Today my plan was to endorse how important preschool is for our kids with apraxia. After all, I’d been mentally planning it for months now. What else would I talk about when tomorrow night is orientation, Wednesday Jake meets his new teacher, and Friday is the first day of school?
I also thought I’d be giving reassurance to worried moms who have kids with food allergies, cheering, “If I can send my child to preschool, you can too!” I’ve read so many viewpoints on this subject and most will agree that you have to take a leap of faith and trust that your child will be in good hands. In fact, last year I did just that three days a week and everything went off without a hitch.
But last Tuesday something happened that made me second-guess the preschool decision that I made a few short months ago …
I got the ALCAT blood test results back. Prior to our appointment on August 29th, the nurse wanted to share what severe food intolerances Jake tested positive for. (Intolerances are divided into mild, moderate, and severe categories.)
Jake has a severe intolerance to: egg white, peanut, tuna, wheat, and pork. She also added that gluten was on the moderate list. If I add those intolerances to the true Ig-E food allergies that he has – peanut, almond, and fish – you get one allergic kid and one stressed-out mama.
As I began digesting this news, Forrest Gump’s long-haired, heavily bearded face popped into my head when he decided to abruptly stop his three year coast-to-coast run saying simply, “I’m tired. I think I’ll go home now.” If you’ll recall, he turned around and then slowly forced his exhausted feet back to more familiar territory.
Wednesday and Thursday I continued to put one foot in front of the other, just like Forest Gump did in the movie, with the sole purpose of getting through my day. I tried to encourage myself to keep going. I tried to focus on the positive, even though I was mentally and physically depleted.
After spending a couple of days mid-week humming Jackson Browne’s song Running on Empty, Jenny Sanzo shared the song, Home that she defined as her “apraxia anthem.” This Phillip Phillips melody reminded me to keep the faith, pick myself up, and to continue moving ahead.
Friday, after speaking with two other moms who have kids with gluten intolerances and getting some feedback, my fighting spirit returned. I went to the health food store and picked up some new things to try to incorporate into Jake’s diet. I will continue this trial-and-error process until we go back to visit the doctor at the end of August and get our official attack plan.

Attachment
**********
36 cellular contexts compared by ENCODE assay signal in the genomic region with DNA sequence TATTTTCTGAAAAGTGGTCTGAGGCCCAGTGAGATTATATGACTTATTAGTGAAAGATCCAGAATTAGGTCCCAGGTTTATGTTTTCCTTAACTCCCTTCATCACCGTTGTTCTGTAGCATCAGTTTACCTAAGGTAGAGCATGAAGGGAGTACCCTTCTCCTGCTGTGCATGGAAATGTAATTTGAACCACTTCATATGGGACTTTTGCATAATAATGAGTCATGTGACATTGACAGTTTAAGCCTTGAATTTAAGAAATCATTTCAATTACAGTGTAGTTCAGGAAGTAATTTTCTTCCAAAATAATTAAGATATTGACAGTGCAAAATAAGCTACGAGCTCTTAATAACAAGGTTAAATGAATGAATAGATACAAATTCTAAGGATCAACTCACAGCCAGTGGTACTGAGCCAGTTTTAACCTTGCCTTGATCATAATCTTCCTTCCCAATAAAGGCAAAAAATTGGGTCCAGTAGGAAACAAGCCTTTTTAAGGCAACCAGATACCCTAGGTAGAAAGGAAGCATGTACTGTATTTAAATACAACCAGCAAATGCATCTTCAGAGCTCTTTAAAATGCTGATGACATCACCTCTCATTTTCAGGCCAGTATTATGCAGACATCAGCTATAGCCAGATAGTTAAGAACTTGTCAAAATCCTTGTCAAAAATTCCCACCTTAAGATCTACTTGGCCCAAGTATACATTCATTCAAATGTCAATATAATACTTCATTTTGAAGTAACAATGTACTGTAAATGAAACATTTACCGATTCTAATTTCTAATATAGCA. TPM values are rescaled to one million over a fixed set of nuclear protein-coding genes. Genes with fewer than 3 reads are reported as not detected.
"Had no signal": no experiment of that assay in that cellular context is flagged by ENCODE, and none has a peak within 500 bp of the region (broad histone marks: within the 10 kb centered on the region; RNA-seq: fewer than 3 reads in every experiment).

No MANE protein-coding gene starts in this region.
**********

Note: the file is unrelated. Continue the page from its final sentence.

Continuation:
So, what does this have to do with starting three-year-old preschool?
All of the daily snacks, cupcake birthday parties, holiday parties, and goodie bags push my stress level past the boiling point.
Yes, he is used to having a “different” cupcake, but now I have to find a new gluten-free recipe that tastes good. I hope to find one, but don’t know if I will. Yes, he is used to sometimes eating different from the other kids, but he is not used to doing it every day. Eventually he will get used to it, but it just so happens that he will be starting a new diet and a new year of school at the same time.
I know socialization and communicating with peers and adults is important, but he does have other situations where he interacts with kids his age. He starts Kindermusik next week and also goes to Sunday School.
On Friday, my mom called and volunteered to keep Jake two mornings a week if I wanted to hold him out of preschool this year. She kept my other son three days a week when he was Jake’s age while I worked and I credit her for the reason L is such a good student. She has a gift of creatively teaching and getting kids excited about learning. I think if she works with Jake on a one-on-one basis with numbers, letters, phonics, and reading that it will be a huge asset to his progression.
I’m giving the diet/supplementation program until the beginning of 2013. If I haven’t noticed any significant improvement in Lil’ Man’s speech, I’m taking him to Nancy Kaufman. In my wildest dreams, I will have a miracle on my hands and won’t have to make the trip to Michigan. In the meantime, we’ll continue with private one-on-one speech therapy on Tuesday and Thursday mornings and I will work with him as often as I can at home.